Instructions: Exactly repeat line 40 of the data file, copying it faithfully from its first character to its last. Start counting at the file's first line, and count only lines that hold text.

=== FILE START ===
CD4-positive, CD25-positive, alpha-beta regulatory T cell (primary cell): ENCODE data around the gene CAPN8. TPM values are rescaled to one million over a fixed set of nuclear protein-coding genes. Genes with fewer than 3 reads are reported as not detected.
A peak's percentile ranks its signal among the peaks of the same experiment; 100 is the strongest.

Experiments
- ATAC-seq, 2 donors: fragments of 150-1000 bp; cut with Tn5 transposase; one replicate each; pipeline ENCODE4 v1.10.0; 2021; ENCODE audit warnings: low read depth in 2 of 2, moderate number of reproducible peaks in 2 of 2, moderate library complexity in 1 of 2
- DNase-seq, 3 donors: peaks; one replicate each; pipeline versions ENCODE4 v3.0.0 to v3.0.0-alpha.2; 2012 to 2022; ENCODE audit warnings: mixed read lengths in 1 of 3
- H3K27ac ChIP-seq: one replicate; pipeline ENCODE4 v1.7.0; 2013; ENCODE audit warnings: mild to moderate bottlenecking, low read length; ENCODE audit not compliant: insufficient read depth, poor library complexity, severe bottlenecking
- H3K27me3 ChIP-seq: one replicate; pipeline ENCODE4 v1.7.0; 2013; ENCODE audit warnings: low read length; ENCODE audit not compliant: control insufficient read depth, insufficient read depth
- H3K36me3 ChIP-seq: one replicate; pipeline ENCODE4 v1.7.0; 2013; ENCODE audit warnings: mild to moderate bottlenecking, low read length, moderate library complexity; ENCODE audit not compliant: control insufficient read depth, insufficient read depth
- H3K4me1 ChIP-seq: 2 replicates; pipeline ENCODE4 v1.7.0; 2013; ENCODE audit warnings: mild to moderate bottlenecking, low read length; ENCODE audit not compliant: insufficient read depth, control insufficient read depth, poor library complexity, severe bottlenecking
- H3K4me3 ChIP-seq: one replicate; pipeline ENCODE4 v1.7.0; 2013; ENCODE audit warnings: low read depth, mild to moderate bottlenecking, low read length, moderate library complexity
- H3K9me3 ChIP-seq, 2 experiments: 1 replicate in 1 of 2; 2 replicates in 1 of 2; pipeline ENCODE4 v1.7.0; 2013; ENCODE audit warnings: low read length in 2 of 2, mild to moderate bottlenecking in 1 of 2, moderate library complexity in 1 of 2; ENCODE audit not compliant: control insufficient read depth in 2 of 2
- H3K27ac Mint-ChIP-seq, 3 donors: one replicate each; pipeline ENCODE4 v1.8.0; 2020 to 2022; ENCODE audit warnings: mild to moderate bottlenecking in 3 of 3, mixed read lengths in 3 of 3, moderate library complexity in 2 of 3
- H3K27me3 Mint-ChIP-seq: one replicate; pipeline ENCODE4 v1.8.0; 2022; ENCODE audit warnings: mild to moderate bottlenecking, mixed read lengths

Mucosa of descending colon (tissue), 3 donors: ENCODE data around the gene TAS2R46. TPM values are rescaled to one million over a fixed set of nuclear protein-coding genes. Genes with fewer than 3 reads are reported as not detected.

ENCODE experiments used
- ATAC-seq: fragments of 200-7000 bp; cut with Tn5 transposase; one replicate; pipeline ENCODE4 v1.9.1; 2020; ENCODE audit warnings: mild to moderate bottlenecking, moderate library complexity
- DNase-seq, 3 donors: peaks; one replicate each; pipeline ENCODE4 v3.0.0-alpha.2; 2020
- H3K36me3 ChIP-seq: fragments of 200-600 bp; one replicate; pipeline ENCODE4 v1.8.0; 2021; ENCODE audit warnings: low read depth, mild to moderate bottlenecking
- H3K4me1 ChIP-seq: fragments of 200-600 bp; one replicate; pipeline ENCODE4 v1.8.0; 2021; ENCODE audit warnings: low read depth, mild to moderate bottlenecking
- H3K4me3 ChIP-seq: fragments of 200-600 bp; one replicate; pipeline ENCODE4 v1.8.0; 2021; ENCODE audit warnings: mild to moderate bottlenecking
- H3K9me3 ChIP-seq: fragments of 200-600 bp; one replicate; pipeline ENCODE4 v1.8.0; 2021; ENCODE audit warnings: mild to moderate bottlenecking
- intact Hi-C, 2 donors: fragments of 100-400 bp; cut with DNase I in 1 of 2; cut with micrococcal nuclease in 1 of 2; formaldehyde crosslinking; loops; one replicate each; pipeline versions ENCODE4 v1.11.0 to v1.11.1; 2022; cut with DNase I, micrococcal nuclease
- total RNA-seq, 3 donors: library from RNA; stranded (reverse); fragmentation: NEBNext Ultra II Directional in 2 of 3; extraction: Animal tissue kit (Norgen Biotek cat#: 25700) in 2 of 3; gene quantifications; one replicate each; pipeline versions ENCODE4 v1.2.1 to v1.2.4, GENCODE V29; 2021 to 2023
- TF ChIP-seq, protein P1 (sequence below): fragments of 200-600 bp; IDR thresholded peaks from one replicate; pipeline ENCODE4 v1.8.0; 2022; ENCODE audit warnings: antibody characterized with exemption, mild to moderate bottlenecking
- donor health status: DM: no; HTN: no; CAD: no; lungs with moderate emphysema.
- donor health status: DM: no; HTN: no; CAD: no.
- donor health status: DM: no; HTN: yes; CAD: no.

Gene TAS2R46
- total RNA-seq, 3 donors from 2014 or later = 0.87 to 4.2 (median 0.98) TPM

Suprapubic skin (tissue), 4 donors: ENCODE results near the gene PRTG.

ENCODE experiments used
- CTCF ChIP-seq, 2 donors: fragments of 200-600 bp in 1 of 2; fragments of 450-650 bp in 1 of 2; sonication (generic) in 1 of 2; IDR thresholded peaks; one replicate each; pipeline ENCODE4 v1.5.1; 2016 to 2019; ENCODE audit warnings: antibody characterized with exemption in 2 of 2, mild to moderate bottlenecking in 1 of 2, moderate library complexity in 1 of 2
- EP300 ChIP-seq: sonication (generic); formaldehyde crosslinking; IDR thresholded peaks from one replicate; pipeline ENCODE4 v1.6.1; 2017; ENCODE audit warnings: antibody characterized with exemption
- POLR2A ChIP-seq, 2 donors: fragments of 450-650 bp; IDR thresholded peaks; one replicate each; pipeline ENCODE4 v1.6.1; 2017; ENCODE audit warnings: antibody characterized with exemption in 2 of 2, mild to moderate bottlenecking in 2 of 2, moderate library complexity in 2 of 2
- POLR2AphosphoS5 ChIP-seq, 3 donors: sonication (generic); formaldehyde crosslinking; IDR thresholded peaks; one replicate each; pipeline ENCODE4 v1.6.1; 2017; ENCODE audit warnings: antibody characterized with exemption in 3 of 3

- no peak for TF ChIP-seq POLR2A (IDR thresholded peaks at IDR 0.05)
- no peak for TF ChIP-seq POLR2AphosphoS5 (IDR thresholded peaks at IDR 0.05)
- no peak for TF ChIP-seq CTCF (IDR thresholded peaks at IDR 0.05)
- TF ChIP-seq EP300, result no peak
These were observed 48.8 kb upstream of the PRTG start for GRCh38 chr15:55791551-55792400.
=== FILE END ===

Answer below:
These were observed 48.8 kb upstream of the PRTG start for GRCh38 chr15:55791551-55792400.